Iron-oxide (hematite and goethite) concretions found on Mars and Earth may have been formed by the same newly-proposed mechanism. This could be more evidence that Mars once had plentiful water outside its poles and an atmosphere rich in carbon dioxide.
In 2004, using its X-ray probe to confirm their chemical composition, NASA's Opportunity rover discovered hematite "spherules" (Figure 1 (right)) about 5 millimetres in diameter on Meridiani Planum, an extremely flat plain near the Martian equator. Although the colour of hematite can vary from metallic grey through dark bluish-red to bright red, the spherules on Mars appear blue due to the presence of manganese, so they are known as blueberries.
It was soon realized that hematite concretions - accumulations of iron oxide in sedimentary rock that form an outer crust or even completely replace the original rock - in the Jurassic-era Navajo Sandstone of southern Utah, U.S.A. (Figure 1 (left)), have features in common with the Martian blueberries. A debate lasted for two decades whether the earthly concretions could shed light on how the Martian blueberries were formed, especially since it has long been proven that water once existed on the Meridiani Planum. Two problems plagued researchers: no one could figure out the precise formation mechanism for the Navajo Sandstone concretions; and precursor rocks are missing from the Martian surface - the blueberries seem to have appeared from nowhere.
Now, based on their work on spherical concretion formation in sedimentary rocks found on Earth, Hidekazu Yoshida, Hitoshi Hasegawa and others from Nagoya University, Kochi University and Gifu University, as well as the Nagoya City Science Museum, have proposed a mechanism for the formation of the Navajo Sandstone hematite concretions - as well as for newly-discovered hematite concretions in Mongolia from the Cretaceous Era - that also explains the missing precursor rocks on Mars.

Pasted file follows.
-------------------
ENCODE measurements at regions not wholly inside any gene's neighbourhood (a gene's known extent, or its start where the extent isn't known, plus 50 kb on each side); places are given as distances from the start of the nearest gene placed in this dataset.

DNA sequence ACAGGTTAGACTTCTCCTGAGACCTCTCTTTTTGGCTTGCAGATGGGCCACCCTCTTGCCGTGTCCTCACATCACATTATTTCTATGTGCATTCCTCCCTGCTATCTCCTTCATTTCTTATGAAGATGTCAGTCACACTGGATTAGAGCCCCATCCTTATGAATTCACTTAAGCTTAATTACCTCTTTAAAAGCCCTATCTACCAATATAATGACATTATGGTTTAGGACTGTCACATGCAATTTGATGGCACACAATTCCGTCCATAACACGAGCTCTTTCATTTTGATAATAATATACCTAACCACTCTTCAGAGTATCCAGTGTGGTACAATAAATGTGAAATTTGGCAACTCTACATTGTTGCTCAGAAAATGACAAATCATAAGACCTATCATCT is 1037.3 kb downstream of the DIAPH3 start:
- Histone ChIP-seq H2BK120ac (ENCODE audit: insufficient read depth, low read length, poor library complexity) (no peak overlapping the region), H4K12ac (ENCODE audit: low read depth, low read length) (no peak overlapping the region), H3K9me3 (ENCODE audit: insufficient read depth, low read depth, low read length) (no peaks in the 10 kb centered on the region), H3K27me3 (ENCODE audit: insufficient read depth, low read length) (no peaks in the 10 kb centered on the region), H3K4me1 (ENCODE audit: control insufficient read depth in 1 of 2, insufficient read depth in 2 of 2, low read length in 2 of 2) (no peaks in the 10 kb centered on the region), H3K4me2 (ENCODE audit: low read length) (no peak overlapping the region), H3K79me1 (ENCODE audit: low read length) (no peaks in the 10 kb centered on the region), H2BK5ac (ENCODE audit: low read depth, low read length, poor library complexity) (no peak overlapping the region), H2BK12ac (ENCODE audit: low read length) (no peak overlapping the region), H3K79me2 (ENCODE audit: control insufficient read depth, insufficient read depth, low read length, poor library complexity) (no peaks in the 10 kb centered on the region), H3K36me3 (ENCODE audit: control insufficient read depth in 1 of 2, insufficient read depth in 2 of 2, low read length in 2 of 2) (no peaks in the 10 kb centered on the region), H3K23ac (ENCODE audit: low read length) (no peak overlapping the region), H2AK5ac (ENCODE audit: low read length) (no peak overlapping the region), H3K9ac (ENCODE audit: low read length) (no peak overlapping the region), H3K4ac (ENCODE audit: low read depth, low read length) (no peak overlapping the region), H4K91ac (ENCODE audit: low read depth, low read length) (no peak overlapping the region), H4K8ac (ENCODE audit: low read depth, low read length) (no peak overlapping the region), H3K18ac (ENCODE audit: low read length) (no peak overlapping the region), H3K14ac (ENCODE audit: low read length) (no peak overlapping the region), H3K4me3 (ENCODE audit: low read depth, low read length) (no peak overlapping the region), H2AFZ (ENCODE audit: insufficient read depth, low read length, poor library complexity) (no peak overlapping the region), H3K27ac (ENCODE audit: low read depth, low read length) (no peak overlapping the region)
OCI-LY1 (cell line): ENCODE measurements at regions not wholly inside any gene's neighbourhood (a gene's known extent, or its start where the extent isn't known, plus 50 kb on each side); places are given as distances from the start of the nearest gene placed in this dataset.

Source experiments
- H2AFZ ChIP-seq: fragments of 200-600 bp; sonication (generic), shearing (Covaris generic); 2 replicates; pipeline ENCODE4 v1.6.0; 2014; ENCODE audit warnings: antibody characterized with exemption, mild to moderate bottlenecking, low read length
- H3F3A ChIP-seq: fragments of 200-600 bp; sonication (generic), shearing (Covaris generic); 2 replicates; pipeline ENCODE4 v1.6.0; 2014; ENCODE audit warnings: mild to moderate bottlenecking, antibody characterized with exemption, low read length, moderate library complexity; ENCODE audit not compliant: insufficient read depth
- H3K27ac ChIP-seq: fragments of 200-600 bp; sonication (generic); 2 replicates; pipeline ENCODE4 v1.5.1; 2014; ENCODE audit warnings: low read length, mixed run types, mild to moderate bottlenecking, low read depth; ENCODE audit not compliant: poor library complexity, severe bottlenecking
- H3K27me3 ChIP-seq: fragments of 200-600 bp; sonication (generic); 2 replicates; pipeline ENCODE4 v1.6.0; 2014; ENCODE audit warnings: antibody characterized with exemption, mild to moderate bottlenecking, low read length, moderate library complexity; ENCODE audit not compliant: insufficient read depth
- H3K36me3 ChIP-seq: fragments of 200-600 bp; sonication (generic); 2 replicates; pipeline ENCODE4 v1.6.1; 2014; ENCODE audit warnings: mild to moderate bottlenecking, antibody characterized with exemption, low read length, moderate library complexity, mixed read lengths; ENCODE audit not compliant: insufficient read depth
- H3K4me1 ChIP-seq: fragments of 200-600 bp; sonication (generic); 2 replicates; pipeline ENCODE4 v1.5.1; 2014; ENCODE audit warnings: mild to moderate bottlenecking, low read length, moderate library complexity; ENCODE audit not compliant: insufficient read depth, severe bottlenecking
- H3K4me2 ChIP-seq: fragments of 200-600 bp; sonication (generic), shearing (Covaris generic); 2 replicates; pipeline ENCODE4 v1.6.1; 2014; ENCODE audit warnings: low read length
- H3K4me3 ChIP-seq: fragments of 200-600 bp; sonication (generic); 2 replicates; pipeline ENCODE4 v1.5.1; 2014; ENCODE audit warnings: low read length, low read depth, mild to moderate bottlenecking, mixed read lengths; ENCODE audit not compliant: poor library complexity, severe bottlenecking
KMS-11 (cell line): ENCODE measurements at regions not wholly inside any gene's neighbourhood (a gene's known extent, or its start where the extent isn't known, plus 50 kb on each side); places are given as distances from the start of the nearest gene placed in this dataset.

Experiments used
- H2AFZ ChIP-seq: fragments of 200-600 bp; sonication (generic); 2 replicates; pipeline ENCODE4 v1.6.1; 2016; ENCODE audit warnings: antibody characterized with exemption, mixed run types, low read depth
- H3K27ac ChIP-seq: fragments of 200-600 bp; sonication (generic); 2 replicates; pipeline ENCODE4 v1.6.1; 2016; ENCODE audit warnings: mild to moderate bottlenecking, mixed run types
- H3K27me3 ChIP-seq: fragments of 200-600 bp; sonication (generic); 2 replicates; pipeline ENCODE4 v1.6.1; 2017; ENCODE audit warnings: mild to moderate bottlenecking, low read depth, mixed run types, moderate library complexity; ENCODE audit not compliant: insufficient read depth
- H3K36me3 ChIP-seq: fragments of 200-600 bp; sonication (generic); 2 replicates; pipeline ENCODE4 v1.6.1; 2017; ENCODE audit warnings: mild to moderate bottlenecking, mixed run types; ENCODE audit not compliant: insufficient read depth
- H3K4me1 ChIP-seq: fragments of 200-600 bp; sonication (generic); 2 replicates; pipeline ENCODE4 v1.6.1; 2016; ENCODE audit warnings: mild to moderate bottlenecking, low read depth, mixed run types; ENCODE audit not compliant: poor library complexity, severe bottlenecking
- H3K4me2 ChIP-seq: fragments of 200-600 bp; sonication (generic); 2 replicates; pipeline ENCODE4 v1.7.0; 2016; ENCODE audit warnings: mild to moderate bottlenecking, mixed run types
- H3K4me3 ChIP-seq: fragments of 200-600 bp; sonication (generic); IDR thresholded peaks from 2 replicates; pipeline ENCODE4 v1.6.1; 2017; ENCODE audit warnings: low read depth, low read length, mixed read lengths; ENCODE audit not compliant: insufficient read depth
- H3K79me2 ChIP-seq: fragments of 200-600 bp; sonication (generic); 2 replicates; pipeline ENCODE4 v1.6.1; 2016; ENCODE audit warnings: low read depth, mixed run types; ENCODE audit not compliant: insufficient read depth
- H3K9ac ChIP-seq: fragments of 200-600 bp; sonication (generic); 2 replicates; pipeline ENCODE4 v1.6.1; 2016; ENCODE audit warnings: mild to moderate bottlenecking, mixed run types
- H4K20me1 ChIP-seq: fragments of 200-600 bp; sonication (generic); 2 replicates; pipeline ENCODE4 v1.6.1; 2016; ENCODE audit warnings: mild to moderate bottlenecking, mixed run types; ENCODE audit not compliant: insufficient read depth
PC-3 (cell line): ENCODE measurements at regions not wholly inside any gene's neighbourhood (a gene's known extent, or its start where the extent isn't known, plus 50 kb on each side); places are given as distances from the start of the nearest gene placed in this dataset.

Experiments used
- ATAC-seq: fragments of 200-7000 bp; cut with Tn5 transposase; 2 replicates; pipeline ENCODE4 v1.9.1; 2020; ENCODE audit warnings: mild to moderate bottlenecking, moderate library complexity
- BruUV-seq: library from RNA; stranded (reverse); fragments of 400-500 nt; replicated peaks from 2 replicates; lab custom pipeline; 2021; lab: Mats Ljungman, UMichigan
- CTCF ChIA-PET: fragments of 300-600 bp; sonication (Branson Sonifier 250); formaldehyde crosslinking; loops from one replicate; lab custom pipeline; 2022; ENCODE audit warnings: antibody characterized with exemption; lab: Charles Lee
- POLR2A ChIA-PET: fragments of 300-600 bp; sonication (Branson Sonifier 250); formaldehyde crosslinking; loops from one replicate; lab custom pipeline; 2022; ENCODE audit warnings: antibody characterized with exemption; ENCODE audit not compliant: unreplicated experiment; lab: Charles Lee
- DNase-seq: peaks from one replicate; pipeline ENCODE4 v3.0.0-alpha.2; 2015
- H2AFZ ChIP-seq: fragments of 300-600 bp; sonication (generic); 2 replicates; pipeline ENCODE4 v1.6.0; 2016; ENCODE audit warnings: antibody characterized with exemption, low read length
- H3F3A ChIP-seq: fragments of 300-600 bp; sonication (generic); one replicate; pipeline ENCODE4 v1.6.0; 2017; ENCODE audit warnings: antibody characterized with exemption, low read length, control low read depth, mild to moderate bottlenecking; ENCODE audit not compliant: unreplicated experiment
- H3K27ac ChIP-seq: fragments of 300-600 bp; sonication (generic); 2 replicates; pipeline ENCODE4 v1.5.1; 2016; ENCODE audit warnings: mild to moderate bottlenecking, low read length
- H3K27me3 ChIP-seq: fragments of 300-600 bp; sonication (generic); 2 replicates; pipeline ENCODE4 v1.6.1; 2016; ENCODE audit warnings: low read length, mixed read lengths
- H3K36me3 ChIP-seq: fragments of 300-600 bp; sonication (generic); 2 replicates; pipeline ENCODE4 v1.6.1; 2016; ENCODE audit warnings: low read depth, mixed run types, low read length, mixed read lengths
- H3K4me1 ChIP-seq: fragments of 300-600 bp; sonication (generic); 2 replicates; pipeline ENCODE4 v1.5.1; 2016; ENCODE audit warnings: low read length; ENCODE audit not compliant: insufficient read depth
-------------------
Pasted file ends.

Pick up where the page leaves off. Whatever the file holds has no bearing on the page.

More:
Field work in the U.S.A. and Mongolia, together with X-ray analysis, by Yoshida et. al showed that the iron-oxide concretions on Earth all had calcite (calcium carbonate) spheres or pipes as precursors. The group's simulation experiments confirmed that iron-oxide spherical concretions can be formed by iron-rich acidic water seeping through ancient sedimentary rock that contains calcite spheres, dissolving the calcium and depositing an iron oxide (FeO(OH)) crust, which can sometimes even grow into a solid hematite rock. The process is called "pH buffering". (See Figure 2.)
Why should this be relevant to the blueberries found on Meridiani Planum? Results from Opportunity indicated the presence of sulphate-rich minerals in Meridiani Planum as well as evidence for abundant liquid water in the distant past. So not only are the blueberries similar in shape and composition to terrestrial iron-oxide concretions, acidic sulphate water probably existed in the area.
This suggests that the blueberries also formed from dissolution of pre-existing carbonate spherules thought to have formed in a dense carbon dioxide, early Martian atmosphere. The model proposed by Yoshida et. al is consistent with the classical hypothesis that widespread carbonate deposition occurred in the late Noachian (c. 3.8 - 3.7 Ga - Giga-annum, or billion years ago), and that the carbonate then dissolved again in the Hesperian period (c. 3.7 - 3.2 Ga).
Compared to the present, the Martian atmosphere before 3.8 Ga (prior to the late Noachian) was undoubtedly denser and the climate warmer and wetter. Carbonate minerals have been invoked as a possible sink for the CO2 in the denser early Mars atmosphere. However, distributions of carbonates on the present-day Martian surface are limited. The cause of the missing carbonates can be explained by the model proposed by Yoshida et. al; i.e., dissolution of pre-existing carbonate across the Martian surface during the Hesperian period. The abundant hematite spherules in Meridiani Planum therefore can be considered as relics of precursor carbonates and evidence of a primordial CO2-rich atmosphere on early Mars.